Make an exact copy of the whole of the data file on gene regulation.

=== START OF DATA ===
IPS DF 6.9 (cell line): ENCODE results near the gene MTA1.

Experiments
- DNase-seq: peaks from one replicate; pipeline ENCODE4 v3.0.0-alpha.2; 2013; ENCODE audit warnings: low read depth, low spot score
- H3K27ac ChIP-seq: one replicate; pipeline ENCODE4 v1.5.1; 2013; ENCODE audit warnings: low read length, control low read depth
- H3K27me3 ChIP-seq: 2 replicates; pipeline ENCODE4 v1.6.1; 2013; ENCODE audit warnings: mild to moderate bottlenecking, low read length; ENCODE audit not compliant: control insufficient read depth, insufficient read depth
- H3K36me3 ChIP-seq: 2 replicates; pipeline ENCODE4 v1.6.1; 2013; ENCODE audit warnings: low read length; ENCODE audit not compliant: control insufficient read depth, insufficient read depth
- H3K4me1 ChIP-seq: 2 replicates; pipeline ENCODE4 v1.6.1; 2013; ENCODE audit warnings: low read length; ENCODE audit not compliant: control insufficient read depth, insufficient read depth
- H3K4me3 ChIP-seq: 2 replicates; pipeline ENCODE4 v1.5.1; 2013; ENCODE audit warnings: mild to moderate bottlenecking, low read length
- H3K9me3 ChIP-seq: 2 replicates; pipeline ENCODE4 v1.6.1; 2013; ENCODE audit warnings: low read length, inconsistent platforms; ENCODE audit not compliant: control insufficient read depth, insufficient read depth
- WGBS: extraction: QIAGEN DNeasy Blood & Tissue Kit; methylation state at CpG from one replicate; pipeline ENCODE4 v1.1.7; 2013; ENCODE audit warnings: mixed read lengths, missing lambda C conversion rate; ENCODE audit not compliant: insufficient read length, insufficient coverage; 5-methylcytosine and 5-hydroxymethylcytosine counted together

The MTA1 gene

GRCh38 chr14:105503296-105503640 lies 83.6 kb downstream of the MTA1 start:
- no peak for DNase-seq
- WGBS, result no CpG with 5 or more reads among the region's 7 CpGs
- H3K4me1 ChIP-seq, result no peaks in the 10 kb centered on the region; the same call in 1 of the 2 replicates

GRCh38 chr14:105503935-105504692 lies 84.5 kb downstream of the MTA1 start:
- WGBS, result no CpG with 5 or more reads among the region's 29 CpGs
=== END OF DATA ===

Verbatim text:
IPS DF 6.9 (cell line): ENCODE results near the gene MTA1.

Experiments
- DNase-seq: peaks from one replicate; pipeline ENCODE4 v3.0.0-alpha.2; 2013; ENCODE audit warnings: low read depth, low spot score
- H3K27ac ChIP-seq: one replicate; pipeline ENCODE4 v1.5.1; 2013; ENCODE audit warnings: low read length, control low read depth
- H3K27me3 ChIP-seq: 2 replicates; pipeline ENCODE4 v1.6.1; 2013; ENCODE audit warnings: mild to moderate bottlenecking, low read length; ENCODE audit not compliant: control insufficient read depth, insufficient read depth
- H3K36me3 ChIP-seq: 2 replicates; pipeline ENCODE4 v1.6.1; 2013; ENCODE audit warnings: low read length; ENCODE audit not compliant: control insufficient read depth, insufficient read depth
- H3K4me1 ChIP-seq: 2 replicates; pipeline ENCODE4 v1.6.1; 2013; ENCODE audit warnings: low read length; ENCODE audit not compliant: control insufficient read depth, insufficient read depth
- H3K4me3 ChIP-seq: 2 replicates; pipeline ENCODE4 v1.5.1; 2013; ENCODE audit warnings: mild to moderate bottlenecking, low read length
- H3K9me3 ChIP-seq: 2 replicates; pipeline ENCODE4 v1.6.1; 2013; ENCODE audit warnings: low read length, inconsistent platforms; ENCODE audit not compliant: control insufficient read depth, insufficient read depth
- WGBS: extraction: QIAGEN DNeasy Blood & Tissue Kit; methylation state at CpG from one replicate; pipeline ENCODE4 v1.1.7; 2013; ENCODE audit warnings: mixed read lengths, missing lambda C conversion rate; ENCODE audit not compliant: insufficient read length, insufficient coverage; 5-methylcytosine and 5-hydroxymethylcytosine counted together

The MTA1 gene

GRCh38 chr14:105503296-105503640 lies 83.6 kb downstream of the MTA1 start:
- no peak for DNase-seq
- WGBS, result no CpG with 5 or more reads among the region's 7 CpGs
- H3K4me1 ChIP-seq, result no peaks in the 10 kb centered on the region; the same call in 1 of the 2 replicates

GRCh38 chr14:105503935-105504692 lies 84.5 kb downstream of the MTA1 start:
- WGBS, result no CpG with 5 or more reads among the region's 29 CpGs